Block on Trump's Asylum Ban Upheld by Supreme Court
In a way, the farmer's market was mixing apples and oranges.
Craig Zuber, who worked at the Fairgrounds Farmer's Market in Reading, Pennsylvania, signed a settlement agreement after he was injured on the job. He then sued the company for Family Medical Leave Act violations and other claims.
Boscov's, the employer, said he waived his right to sue when he settled the injury case. A federal appeals court said, that's different.
In Zuber v. Boscov's, the U.S. Third Circuit Court of Appeals said it came down to the plain language of the Compromise and Release.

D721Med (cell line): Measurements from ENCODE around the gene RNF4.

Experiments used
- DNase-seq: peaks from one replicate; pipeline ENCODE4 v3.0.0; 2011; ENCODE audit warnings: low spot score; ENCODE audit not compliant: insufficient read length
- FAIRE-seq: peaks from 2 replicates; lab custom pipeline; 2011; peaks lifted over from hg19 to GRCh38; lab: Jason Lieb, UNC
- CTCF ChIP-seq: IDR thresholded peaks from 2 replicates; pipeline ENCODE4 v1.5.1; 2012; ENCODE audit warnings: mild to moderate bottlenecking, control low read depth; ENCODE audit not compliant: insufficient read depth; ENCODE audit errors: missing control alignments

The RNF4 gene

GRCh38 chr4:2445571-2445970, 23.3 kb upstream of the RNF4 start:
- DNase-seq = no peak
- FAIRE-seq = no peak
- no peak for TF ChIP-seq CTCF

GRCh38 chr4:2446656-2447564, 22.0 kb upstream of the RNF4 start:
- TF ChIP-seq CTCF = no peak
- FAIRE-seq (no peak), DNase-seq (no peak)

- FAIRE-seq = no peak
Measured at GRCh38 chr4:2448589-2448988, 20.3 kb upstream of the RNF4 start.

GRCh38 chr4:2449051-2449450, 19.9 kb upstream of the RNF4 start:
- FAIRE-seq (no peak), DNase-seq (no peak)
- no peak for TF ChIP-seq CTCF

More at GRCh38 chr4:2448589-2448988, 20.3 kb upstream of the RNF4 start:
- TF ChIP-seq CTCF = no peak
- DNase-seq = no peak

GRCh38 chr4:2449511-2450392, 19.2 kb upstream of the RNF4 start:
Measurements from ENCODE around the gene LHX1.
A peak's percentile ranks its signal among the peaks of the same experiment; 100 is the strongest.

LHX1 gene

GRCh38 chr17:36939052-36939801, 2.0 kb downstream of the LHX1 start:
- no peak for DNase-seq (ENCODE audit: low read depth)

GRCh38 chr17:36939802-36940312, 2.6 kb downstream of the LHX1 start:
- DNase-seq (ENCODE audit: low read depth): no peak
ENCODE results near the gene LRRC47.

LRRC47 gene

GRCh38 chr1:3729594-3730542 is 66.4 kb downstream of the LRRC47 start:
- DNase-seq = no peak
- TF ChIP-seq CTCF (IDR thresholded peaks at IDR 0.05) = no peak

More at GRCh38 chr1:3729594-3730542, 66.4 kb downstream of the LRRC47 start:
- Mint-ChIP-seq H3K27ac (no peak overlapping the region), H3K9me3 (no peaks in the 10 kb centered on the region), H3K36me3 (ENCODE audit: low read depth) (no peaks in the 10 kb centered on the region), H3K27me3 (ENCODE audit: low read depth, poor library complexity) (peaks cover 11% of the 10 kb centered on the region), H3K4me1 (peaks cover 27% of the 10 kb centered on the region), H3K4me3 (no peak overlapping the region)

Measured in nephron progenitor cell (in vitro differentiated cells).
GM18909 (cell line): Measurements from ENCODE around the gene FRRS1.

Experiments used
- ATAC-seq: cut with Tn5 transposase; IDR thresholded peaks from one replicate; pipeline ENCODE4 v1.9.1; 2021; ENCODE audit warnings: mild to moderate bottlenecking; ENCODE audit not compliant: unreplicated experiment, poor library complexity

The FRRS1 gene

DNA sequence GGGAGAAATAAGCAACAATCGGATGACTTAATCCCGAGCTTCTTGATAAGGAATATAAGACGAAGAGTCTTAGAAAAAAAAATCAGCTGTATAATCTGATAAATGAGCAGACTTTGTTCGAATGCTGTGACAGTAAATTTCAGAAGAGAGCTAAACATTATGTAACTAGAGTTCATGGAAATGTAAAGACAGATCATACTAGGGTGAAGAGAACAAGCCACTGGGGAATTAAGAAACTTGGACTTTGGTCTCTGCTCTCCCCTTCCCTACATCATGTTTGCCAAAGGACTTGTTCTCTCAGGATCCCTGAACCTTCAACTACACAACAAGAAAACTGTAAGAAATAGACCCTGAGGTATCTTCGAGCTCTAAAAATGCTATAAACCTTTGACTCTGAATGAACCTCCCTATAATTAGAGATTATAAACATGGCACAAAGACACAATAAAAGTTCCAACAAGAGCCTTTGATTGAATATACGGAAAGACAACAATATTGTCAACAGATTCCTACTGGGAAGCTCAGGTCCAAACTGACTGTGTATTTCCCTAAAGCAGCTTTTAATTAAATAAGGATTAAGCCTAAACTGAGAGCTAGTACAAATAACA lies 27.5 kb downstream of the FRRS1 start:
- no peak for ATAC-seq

"Because of the C&R's ordinary meaning and structure, we hold that the C&R is unambiguously a specific and limited release rather than a general release," the panel said.
The appeals court said Zuber merely released his right to bring a future workers compensation claim. The release did not prohibit him from suing for other claims.
Zuber sued his employer for retaliation and FMLA violations . He alleged that after he returned to work from his injury, the company misled him about family leave and fired him for filing a worker's comp claim.
A trial judge dismissed the case, concluding Zuber had released the company. The appeals court, however, reversed unanimously.
The Third Circuit revived the lawsuit and remanded it to the district court for further proceedings. Boscov's attorneys said the company is considering whether to appeal.
The retailer operates about 50 department stores in seven states.
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